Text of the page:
Joe Pye in an informal garden

The flowers of Joe Pye Weed go through a fascinating progression. The initial buds are almost silver. From there, they develop into clusters, 4 to 8 inches across, composed of tubular pink blossoms. Each tube then emits a single forked pistil, the female reproductive part. The male pollen-bearing stamens remain hidden inside the tubular structure. The huge array of pistils over the top of the flower mass ultimately creates a fuzzy appearance.

Flower buds in early August
The pistils emerge, indicating available nectar
Large clusters of tubular flowers top each stem
As more flowers open, the cluster begins to look fuzzy

Joe Pye Weed does best in wet sunny areas, so it is perfect for a rain garden, or a low spot too soggy for lawn. Though it is not particularly drought tolerant, Joe Pye manages well in our Meadow at the Nature Center without irrigation.

Joe Pye in a rain garden with White Turtlehead and Swamp Milkweed
Joe Pye Weed in the Meadow at the Nature Center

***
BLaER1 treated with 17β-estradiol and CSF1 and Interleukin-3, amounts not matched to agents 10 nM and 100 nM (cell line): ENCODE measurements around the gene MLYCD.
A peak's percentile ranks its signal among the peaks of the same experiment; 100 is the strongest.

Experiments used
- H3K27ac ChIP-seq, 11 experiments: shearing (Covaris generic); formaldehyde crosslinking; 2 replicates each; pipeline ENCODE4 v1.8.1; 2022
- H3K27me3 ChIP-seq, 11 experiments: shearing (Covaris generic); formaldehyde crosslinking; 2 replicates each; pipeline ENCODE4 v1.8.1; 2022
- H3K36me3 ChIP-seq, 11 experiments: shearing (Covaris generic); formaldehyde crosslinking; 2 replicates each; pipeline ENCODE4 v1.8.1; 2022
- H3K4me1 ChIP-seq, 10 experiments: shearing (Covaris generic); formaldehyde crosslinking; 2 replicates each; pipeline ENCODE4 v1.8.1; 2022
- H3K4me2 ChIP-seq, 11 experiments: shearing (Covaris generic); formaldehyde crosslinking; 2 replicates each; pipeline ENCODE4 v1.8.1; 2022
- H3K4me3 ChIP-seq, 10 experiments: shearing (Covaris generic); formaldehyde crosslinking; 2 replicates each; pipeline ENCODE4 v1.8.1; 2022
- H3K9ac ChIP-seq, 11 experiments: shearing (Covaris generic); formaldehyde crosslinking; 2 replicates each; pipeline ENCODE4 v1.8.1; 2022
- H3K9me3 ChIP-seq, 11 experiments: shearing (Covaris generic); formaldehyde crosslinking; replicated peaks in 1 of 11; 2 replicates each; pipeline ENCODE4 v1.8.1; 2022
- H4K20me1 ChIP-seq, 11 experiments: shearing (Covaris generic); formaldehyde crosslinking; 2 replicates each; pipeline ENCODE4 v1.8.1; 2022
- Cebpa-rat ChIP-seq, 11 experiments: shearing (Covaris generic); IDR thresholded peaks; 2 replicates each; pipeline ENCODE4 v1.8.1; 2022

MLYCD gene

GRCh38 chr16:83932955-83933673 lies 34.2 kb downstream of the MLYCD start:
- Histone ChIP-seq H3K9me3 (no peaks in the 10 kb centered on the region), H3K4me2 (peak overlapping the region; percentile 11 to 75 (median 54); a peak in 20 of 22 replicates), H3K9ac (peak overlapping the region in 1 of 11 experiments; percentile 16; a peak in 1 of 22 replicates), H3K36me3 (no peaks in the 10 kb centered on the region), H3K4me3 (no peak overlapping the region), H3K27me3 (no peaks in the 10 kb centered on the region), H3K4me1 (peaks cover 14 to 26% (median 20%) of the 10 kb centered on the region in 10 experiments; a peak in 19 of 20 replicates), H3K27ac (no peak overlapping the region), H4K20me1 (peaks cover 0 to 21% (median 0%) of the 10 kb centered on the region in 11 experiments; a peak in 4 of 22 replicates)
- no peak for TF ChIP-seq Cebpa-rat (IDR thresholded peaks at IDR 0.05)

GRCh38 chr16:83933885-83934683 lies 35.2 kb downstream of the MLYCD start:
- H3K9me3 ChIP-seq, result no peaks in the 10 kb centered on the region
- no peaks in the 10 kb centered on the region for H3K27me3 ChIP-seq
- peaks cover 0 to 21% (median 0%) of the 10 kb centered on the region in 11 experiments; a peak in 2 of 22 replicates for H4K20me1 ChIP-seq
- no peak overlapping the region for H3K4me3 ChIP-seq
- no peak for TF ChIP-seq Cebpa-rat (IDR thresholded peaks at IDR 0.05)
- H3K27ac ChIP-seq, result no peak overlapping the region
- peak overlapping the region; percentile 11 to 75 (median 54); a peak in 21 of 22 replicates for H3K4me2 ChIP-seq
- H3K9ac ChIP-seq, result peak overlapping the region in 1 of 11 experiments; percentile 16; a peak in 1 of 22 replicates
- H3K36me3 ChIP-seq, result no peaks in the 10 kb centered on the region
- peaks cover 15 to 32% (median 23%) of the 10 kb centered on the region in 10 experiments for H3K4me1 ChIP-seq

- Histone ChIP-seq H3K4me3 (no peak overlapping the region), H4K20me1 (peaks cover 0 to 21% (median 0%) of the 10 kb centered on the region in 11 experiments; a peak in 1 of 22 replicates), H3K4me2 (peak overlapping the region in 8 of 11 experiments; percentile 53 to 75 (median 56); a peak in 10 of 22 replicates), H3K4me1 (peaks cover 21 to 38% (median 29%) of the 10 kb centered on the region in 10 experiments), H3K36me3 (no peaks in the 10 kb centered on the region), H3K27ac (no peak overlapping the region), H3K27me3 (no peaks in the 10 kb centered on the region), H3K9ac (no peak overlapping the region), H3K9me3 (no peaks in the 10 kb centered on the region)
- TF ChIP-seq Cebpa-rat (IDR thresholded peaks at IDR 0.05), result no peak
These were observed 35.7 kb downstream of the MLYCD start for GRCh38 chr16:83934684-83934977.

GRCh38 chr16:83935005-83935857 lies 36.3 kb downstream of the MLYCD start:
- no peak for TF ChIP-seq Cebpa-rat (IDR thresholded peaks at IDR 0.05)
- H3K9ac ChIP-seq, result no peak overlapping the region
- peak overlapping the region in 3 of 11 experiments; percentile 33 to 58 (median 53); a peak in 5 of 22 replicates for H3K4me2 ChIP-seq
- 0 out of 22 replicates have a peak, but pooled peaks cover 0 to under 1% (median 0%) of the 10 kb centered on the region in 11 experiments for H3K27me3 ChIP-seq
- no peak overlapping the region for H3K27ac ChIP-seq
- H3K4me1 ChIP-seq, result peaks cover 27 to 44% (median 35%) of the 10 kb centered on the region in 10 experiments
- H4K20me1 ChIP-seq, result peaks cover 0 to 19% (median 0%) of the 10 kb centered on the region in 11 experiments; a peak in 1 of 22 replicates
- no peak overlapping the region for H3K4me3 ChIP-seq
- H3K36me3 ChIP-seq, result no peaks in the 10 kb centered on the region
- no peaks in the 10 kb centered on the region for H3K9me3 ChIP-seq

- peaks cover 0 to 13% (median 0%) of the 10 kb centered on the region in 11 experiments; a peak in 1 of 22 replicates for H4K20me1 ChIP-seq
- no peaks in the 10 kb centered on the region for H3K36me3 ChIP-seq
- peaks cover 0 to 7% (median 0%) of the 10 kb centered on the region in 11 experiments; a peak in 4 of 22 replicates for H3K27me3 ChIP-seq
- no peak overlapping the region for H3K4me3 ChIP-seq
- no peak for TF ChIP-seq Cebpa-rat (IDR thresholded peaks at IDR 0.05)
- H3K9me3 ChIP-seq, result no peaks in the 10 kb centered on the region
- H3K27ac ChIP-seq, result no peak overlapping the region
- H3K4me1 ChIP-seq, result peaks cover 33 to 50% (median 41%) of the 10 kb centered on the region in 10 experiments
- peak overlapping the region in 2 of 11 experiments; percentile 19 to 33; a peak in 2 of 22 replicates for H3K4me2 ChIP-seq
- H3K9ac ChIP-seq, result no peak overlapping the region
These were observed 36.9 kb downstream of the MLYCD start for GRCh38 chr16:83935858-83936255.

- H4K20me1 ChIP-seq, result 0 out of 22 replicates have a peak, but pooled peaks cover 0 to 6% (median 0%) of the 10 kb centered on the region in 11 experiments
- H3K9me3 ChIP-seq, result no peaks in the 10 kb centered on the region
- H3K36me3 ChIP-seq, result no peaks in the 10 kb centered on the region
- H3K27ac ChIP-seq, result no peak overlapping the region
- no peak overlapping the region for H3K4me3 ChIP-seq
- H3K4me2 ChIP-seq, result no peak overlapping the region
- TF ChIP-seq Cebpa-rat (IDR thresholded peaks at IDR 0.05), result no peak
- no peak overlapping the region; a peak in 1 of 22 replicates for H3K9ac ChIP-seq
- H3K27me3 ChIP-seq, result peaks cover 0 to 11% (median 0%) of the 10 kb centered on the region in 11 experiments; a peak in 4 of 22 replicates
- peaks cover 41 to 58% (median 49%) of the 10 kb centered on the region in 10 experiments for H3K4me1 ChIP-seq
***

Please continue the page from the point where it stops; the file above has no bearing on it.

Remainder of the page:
So, who was Joe Pye and why was this wonderful plant named for him? There was a story, repeated in various forms over the past 100 years or so, that Joe Pye was “an Indian medicine man” who saved an entire colony of English settlers in the 1600’s from typhus fever using a tea made from the plant. As with many such stories, the details often changed in the telling, and the only cited source was “legend has it.” Recently, however, curiosity prompted the first scholarly research on the question, and in 2017, Richard B. Pearce and James S. Pringle published their findings in The Great Lakes Botanist journal. They concluded that the plant was likely named for Joseph Shauquethqueat, a highly-respected Mohican sachem or paramount chief, also known to white neighbors as Joe Pye, who lived in the Mohican community in Stockbridge, Massachusetts in the late 1700’s to early 1800’s. Although there is no evidence that he was an herbalist or ever used or recommended the plant medicinally, many members of the First Nations did know of the medicinal properties of the plant. Pearce and Pringle speculate that since Joseph Shauquethqueat was also a selectman in Stockbridge, well-known and respected by his white neighbors, “it would not have taken many observations of his collecting the plants now called Joe-Pye-weed for medicinal use, or suggestions from him that they use those plants for the treatment of fevers…before someone, when referring to those plants, associated them with the man they knew as Joe Pye.”